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How A PDF Can Contain Malware

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A PDF is one of the most frequently used file formats for sending documents, commonly used everywhere, a successful replacement for print-outs, and favourite means of attack among malicious actors. PDF files are not easily edited in comparison to rich text files and cannot just be opened and altered.

A PDF is typically used for contracts, bank statements, and other important documents that need to be signed and sent. Unfortunately, a PDF file can contain a virus, but it’s not the text or illustrations that harm your device.

Instead, it is everything else within these files, combined with software, that triggers the threats. The “fill & sign” abilities of PDFs are where the danger is located, working from inside with the help of special scripts. This article will discuss how malicious code can be lying dormant within a PDF file and how PDFs need proactive, multi-tiered protection against viruses and malware to keep them from infecting your device.  

How PDFs Can Contain A Virus

Security threats come in a number of different ways. PDFs may sometimes be embedded with a code allowing documents to be signed and edited and may also contain viruses. A virus is a program that may change or delete data, while trojans typically gather information on a user or their device.

This is comparable to Microsoft Word files that are infected with viruses as the malware is hidden inside macros scripts, and the infected PDF file contains malicious JavaScript code. Viruses, trojans, and malware can often be found in email downloads or attachments like eBooks and other documents, and sent from unknown or unfamiliar senders.

How a PDF Can Contain Malware

Because PDF files have the ability to execute code on your device, dynamic and static elements can be manipulated to inject malicious scripts, such as: 

  • Javascript: Javascripts are used in coding to control browser appearance and functionality and have previously been used to exploit vulnerabilities in Adobe and other PDF readers.
  • Hidden Objects: PDFs can have embedded and encrypted objects that are executed when a file is opened by the user, which prevents antivirus scanners from analyzing them.
  • Multimedia Control: Embedded objects in a PDF can also be a quicktime media or flash file, which have vulnerabilities attackers can exploit.

How An Infected PDF Can Contaminate Your Device

As PDFs often contain scripts for extended capabilities, such as the fill and sign functionality, they can also display the date, add print buttons, and format data. Unfortunately, hackers will likely use more sophisticated methods to add malicious code to PDF files.

PDF readers are an unwilling accomplice of hackers due to the apps themselves or their plugins being able to run the injected code. Third-party plugins in PDF-reading software can also be a gateway for malicious scripts.

Another method attackers will use is PDF phishing, an approach where emails are sometimes executed more efficiently than generic phishing attempts and target specific recipients. The content of the email won’t have suspicious links, instead will contain files with hidden viruses in the scripts, download links to malware files, or have a trojan virus disguised as a PDF in the attachment.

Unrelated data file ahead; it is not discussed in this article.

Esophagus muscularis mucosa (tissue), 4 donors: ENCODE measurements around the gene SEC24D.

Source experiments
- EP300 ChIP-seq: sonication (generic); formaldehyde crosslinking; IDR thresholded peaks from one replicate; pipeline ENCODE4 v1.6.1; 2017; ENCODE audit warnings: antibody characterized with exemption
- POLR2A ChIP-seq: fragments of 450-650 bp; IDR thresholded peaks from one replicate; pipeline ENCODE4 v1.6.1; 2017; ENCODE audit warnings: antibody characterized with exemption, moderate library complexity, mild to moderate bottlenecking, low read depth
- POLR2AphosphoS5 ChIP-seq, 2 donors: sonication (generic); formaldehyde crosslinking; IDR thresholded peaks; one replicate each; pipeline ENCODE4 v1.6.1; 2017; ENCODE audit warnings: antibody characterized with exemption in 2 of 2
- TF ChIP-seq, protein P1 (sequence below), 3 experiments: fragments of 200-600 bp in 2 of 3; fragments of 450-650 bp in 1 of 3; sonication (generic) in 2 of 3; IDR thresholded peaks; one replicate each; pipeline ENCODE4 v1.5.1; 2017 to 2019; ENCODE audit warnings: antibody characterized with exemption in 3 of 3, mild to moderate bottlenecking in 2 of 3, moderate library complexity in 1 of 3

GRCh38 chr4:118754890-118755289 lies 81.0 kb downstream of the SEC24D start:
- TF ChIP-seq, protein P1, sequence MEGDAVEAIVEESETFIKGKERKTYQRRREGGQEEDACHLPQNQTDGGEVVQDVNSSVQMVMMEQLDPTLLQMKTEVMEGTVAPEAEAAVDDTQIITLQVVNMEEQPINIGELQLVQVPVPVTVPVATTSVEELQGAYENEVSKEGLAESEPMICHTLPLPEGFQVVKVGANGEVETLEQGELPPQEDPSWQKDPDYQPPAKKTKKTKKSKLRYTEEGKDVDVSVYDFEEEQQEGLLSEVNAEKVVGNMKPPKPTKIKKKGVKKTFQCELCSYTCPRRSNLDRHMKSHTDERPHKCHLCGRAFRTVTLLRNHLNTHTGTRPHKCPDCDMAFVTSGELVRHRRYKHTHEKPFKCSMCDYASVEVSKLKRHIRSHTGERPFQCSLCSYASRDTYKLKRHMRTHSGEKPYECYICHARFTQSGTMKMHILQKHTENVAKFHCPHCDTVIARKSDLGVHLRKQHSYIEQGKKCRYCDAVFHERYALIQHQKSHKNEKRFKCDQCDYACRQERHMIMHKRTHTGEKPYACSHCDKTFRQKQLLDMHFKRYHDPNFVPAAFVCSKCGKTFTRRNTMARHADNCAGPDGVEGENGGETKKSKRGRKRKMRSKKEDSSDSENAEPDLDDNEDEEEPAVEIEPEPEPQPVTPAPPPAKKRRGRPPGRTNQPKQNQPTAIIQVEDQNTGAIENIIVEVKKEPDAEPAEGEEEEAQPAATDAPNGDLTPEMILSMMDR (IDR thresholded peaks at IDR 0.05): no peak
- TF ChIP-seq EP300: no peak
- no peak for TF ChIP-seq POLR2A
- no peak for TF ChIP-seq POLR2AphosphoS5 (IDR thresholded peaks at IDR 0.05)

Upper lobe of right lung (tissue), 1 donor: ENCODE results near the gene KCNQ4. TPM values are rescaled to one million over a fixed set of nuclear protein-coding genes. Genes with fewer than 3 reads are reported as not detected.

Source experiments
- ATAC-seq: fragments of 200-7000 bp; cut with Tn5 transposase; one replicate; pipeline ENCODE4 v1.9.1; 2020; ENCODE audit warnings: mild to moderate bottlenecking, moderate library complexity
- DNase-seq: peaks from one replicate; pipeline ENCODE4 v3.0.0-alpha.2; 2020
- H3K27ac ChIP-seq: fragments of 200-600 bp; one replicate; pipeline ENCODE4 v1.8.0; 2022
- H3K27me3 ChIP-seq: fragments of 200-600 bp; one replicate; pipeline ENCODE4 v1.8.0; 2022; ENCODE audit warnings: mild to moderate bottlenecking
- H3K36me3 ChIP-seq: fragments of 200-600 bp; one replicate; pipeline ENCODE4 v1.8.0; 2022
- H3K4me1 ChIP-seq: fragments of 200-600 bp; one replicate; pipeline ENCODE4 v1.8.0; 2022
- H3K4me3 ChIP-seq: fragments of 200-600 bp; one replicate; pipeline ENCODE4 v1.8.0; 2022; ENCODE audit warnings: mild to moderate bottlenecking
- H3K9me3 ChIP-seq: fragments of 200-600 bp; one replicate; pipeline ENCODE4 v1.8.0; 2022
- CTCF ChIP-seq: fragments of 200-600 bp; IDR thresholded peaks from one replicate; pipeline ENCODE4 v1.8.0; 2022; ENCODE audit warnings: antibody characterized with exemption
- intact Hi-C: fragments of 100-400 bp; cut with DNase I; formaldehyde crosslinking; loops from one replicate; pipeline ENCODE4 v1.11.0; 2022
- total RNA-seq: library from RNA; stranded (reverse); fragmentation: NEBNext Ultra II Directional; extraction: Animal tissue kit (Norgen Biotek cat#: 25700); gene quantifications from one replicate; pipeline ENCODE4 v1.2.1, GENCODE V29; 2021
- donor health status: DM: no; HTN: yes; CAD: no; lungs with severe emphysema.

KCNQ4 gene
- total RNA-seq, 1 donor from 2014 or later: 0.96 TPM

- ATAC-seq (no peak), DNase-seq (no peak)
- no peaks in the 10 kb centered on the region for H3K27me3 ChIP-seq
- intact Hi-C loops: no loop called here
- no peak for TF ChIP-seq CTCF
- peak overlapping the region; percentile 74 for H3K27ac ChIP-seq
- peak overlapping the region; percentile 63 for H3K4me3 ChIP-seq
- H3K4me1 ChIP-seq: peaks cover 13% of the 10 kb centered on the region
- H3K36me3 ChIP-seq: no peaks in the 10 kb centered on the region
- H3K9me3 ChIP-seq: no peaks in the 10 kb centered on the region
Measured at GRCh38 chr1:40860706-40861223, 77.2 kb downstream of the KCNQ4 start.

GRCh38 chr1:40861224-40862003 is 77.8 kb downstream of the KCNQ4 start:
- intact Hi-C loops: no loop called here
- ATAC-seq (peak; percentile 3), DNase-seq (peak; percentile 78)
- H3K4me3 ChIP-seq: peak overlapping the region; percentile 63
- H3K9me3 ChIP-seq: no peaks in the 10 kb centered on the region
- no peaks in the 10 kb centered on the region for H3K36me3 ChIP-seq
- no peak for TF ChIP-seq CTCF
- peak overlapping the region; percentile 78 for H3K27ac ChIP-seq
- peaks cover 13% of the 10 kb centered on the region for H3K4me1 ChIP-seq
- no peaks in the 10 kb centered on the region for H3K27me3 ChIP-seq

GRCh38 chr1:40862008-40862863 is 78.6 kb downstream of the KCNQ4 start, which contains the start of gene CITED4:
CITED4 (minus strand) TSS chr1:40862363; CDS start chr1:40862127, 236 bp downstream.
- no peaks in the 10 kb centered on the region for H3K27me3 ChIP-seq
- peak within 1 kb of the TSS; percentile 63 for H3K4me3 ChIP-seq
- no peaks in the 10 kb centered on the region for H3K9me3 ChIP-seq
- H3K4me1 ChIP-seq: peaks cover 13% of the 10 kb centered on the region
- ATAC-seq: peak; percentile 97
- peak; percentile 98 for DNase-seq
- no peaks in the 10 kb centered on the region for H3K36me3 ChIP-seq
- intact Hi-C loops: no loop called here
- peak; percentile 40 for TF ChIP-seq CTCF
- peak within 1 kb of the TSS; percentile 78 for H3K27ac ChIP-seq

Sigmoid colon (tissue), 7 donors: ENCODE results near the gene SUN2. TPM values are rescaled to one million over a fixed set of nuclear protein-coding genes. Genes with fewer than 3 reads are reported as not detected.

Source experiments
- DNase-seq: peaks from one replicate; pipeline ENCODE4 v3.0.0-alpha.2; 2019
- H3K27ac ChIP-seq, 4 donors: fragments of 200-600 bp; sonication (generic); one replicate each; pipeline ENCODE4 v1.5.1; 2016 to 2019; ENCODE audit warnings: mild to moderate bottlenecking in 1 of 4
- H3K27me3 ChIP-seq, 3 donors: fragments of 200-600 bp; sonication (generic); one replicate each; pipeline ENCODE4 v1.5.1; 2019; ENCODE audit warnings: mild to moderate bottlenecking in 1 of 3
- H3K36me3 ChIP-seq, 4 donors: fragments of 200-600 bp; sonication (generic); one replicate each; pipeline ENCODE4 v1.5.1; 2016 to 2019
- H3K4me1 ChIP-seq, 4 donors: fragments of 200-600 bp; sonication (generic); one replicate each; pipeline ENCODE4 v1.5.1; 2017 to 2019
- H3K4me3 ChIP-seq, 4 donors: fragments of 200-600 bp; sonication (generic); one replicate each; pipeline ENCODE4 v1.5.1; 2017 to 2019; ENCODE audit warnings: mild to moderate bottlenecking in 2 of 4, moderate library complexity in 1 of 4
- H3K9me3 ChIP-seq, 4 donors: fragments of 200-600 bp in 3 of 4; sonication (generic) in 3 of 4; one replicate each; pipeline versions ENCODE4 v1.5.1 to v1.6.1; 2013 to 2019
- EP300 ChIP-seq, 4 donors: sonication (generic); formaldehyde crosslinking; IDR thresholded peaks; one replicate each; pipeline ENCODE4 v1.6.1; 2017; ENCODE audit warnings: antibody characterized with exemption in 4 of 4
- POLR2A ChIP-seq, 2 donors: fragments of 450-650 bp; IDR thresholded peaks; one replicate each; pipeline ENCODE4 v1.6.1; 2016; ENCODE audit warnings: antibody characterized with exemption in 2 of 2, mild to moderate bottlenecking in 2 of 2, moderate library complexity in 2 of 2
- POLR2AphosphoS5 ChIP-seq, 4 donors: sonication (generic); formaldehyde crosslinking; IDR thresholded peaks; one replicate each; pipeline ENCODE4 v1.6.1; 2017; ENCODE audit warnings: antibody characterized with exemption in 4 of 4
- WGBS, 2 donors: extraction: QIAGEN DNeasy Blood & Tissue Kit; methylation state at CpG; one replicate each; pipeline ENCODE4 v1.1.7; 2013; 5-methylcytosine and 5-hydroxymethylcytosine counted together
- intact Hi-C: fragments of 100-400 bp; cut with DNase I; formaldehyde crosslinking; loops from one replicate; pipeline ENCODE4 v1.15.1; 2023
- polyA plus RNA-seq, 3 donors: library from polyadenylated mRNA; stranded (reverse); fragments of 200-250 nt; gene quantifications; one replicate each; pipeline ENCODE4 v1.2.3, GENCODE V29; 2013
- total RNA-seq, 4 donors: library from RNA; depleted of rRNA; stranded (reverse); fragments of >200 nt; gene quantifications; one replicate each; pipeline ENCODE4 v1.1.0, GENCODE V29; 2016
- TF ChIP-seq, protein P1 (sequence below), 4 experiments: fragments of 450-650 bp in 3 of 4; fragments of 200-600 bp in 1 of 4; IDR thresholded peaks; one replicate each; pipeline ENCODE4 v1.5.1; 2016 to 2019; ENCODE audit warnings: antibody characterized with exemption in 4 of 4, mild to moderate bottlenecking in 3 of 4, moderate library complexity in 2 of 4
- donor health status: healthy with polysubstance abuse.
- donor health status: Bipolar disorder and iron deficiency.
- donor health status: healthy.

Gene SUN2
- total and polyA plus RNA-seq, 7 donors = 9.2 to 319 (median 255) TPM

How To Protect From A PDF Virus

Should you receive a PDF from a suspicious sender, scanning the document for viruses is vital. It is possible to extract a safe copy of the file, but sometimes it’s best not to open the document. Some other tips to prevent an infection include:

  • Disable JavaScript on your PDF reader.
  • Do not allow PDF readers to execute Non-PDF files using external applications.
  • Disable PDF reader from Startup programs of Windows.
  • Keep Macros disabled. Malicious files might persuade you to enable them, but you should not unless very much necessary.
  • Do not download or open file attachments sent by unknown email senders.
  • Ensure Windows OS, PDF reader program, and Antivirus is up to date.
  • Backup regularly and keep it encrypted.
  • Be cautious when clicking links in PDFs from unknown senders.

The Bottom Line

Regardless of whether or not a PDF is infected, it does not solely depend on the file extension, but also depends on the vulnerabilities in the software. Because a PDF reader may potentially contain a buffer overflow vulnerability, an attacker can construct a special PDF file for exploiting that vulnerability.

A PDF can contain a virus hidden in multimedia files, JavaScript code, hyperlinks, or system commands. The virus can be triggered in your system by opening the file or executing specific tasks.

To prevent malicious actors from infecting your device, you can test the PDF for malware and protect your systems from infection using best cybersecurity practices.


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Marie Beaujolie
Marie Beaujolie
Marie B. is a computer network engineer by day, and a versatile writer by night. She spends more time in Paris than every other city.
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